The ICC gave an expansive interpretation to the term "market dominance" and as a consequence continued extensively to control rail rates. In response, Congress further deregulated the railroad industry with the passage of the Staggers Rail Act of 1980, Pub.L. No. 96-448, 94 Stat. 1895 (codified at 49 U.S.C. Secs. 10101a(1) et seq.). The Staggers Act retains the "market dominance" requirement and adds a threshold requirement that the challenged rate must result in revenues exceeding a specified percentage of the variable costs of providing the service. 49 U.S.C. Sec. 10709(d)(2). When a rate is challenged as unreasonable, the carrier has the burden of proving that the rate is below this jurisdictional threshold; if successful, the lack of market dominance is conclusively established and the ICC has no jurisdiction. If the rate is above the specified ratio, the ICC must still determine that the carrier is market dominant before it has jurisdiction to determine the reasonableness of the rates.
The Fifth Circuit approved Market Dominance Determinations in 1983. Western Coal Traffic League v. United States, 719 F.2d 772 (5th Cir.1983) (en banc), cert. denied, --- U.S. ----, 104 S.Ct. 2160, 80 L.Ed.2d 545 (1984)
There was also evidence of an alternative joint-line Southern Pacific-Santa Fe route. The Review Board did not consider that option as a competitive alternative
We note here our frustration with the ICC's failure to consider properly its own guidelines on intramodal and intermodal competition. With respect to intermodal competition, it did no more than seize on the fact that Santa Fe happens to serve the same origins to construct a hypothetical argument that it could compete with Southern Pacific. With respect to intermodal competition, the Review Board's erroneous factual finding that trucks have been used to transport fuel oil from the Southern Pacific origins may explain, though not justify, its determination. Even after Salt River pointed out that error, however, the ICC persists in arguing that trucks constitute effective competition. In fact, in its Supplemental Brief discussing Arizona Public Service Co. and at oral argument, the ICC argued that intermodal competition constitutes the most significant basis for determining that Southern Pacific lacks market dominance. See Supplemental Brief for Respondent at 2. It makes this assertion notwithstanding the fact that all of the record evidence, considered in accordance with Market Dominance Determinations, points to a lack of effective intermodal competition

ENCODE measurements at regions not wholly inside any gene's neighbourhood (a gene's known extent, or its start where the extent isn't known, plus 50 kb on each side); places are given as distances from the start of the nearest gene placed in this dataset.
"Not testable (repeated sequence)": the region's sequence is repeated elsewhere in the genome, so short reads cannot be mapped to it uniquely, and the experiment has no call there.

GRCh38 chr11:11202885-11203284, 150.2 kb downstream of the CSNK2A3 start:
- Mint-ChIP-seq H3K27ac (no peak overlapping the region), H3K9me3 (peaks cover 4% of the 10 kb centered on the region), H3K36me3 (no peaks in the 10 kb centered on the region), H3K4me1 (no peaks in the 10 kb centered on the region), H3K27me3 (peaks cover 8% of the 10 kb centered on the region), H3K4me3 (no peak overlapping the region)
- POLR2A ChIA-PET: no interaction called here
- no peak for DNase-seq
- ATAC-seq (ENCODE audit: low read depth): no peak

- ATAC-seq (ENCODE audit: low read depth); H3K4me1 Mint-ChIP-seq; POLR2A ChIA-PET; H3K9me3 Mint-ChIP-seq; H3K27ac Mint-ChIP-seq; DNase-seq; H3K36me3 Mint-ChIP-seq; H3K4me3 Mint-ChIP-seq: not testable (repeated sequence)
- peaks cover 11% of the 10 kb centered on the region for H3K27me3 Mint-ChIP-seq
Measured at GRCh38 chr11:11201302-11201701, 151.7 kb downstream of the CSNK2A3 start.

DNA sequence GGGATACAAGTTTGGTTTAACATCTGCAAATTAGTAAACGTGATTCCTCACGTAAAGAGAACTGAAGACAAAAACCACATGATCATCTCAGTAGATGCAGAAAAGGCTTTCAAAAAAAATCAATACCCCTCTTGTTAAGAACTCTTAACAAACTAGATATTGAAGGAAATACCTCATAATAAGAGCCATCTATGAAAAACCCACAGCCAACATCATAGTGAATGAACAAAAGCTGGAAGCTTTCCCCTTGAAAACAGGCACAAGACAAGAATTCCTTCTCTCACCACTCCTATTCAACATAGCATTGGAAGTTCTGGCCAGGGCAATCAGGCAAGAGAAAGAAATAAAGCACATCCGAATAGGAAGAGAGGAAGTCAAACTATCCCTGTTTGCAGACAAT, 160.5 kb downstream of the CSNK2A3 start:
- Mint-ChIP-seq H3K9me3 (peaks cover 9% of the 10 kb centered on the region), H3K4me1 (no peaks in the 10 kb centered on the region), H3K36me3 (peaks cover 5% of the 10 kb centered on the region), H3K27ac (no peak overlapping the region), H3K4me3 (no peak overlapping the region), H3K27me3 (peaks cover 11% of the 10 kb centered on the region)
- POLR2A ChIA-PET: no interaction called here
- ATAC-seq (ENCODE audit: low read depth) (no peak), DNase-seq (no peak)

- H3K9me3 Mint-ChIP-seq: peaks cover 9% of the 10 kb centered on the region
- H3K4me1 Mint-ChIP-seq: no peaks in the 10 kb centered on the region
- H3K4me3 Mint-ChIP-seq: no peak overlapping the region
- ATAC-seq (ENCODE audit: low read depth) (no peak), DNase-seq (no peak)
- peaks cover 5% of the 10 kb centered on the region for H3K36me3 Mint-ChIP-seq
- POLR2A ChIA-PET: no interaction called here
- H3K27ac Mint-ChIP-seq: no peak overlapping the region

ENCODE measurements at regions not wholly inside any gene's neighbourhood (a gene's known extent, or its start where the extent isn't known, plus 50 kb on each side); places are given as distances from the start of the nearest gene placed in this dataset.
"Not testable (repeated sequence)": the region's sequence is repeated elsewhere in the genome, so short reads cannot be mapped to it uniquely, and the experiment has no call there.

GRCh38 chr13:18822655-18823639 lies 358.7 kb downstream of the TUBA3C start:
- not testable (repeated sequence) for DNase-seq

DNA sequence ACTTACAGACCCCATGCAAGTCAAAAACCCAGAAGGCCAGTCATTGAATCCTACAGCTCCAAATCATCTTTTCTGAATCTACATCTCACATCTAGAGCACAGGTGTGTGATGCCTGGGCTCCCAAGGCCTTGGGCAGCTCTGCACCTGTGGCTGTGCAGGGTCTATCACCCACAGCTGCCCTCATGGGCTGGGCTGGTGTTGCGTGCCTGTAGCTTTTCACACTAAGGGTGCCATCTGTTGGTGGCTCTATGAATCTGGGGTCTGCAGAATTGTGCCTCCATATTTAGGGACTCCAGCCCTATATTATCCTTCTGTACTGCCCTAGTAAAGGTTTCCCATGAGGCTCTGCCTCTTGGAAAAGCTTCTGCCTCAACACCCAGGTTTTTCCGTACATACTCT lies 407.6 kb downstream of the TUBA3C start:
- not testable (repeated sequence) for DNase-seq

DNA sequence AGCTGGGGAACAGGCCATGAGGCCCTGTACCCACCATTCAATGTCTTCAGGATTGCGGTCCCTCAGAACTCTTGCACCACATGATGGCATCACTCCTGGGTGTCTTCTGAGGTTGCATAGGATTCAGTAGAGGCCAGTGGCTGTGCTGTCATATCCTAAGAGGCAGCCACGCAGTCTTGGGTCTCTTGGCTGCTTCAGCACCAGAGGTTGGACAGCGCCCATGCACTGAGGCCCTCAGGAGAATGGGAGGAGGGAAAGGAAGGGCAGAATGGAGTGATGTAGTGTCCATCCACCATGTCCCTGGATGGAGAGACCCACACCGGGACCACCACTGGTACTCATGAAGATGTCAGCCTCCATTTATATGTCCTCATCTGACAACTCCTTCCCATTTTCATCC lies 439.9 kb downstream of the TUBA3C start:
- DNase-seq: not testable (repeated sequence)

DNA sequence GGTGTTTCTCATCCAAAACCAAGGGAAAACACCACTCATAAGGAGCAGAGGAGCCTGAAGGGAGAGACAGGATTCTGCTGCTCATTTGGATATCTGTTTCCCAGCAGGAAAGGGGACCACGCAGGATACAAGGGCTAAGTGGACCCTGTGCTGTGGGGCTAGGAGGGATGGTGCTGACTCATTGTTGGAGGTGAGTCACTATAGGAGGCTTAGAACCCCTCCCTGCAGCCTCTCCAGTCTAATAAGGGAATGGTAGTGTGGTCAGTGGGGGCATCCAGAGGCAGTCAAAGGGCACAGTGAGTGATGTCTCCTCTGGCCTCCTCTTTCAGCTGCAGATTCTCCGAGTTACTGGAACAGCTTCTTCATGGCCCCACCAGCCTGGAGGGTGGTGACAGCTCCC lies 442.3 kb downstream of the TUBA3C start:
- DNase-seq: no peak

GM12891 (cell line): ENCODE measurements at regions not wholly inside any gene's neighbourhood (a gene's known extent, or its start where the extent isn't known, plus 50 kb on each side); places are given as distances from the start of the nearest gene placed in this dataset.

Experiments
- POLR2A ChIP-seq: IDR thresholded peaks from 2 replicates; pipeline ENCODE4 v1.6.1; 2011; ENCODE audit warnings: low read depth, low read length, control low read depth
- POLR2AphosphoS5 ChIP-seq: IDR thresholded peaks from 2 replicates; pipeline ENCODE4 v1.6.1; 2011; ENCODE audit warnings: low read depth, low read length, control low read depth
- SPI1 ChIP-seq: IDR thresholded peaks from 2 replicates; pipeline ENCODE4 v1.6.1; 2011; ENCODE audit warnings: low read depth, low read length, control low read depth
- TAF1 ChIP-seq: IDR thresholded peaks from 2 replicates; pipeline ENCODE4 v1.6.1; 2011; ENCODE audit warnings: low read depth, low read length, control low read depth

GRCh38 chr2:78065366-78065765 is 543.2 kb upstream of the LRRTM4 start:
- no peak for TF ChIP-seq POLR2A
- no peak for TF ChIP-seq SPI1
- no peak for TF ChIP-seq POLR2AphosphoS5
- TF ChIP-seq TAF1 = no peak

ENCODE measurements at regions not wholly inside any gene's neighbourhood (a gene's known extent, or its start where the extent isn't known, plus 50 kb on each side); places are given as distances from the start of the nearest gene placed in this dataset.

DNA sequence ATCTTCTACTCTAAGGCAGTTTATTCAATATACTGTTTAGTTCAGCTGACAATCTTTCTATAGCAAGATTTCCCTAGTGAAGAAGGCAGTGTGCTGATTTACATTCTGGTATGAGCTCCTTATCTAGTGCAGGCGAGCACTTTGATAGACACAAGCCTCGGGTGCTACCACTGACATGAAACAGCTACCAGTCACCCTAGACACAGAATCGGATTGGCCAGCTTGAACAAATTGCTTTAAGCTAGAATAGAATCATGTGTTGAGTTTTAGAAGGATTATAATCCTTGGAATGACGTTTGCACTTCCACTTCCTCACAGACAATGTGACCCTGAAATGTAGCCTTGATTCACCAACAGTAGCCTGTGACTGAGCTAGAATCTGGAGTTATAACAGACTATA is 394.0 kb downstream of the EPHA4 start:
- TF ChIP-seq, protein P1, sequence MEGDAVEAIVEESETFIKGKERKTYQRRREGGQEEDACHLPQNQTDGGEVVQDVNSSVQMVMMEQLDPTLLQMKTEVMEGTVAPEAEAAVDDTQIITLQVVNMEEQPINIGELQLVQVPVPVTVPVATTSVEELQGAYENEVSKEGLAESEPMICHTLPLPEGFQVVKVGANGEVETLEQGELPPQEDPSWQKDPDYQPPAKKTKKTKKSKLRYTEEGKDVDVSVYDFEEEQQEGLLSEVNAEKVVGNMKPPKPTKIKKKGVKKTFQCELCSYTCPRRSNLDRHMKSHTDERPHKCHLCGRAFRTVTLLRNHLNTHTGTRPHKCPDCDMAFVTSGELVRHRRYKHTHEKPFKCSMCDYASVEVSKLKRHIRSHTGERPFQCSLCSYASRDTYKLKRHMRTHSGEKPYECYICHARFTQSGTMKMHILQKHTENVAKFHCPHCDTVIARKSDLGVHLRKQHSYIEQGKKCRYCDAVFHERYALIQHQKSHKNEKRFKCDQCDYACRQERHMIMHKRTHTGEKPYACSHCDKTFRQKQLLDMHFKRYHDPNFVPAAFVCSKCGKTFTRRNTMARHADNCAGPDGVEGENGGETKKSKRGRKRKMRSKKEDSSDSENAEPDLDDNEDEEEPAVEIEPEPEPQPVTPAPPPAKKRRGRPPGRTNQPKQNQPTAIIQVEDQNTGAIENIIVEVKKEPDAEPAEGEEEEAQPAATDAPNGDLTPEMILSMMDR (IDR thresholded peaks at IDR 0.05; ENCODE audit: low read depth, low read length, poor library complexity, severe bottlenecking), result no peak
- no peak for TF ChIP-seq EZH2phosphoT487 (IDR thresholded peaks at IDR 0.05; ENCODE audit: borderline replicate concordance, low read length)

The ICC's approach not only unnecessarily casts a pallor of doubt over the rest of its determinations and supporting arguments, it also raises another concern. Under the Chenery doctrine, "[w]hen an administrative decision is based on inadequate or improper grounds, a reviewing court may not presume that the [agency] would have made the decision on other, valid grounds." American Public Transit Ass'n v. Lewis, 655 F.2d 1272, 1278 (D.C.Cir.1981). See SEC v. Chenery Corp. (II), 332 U.S. 194, 196, 67 S.Ct. 1575, 1577, 91 L.Ed. 1995 (1947); SEC v. Chenery Corp. (I), 318 U.S. 80, 63 S.Ct. 454, 87 L.Ed. 626 (1943). This rule prevents a court from improperly substituting its judgment and evaluation for that of the responsible agency. American Public Transit Ass'n, 655 F.2d at 1278, 1279.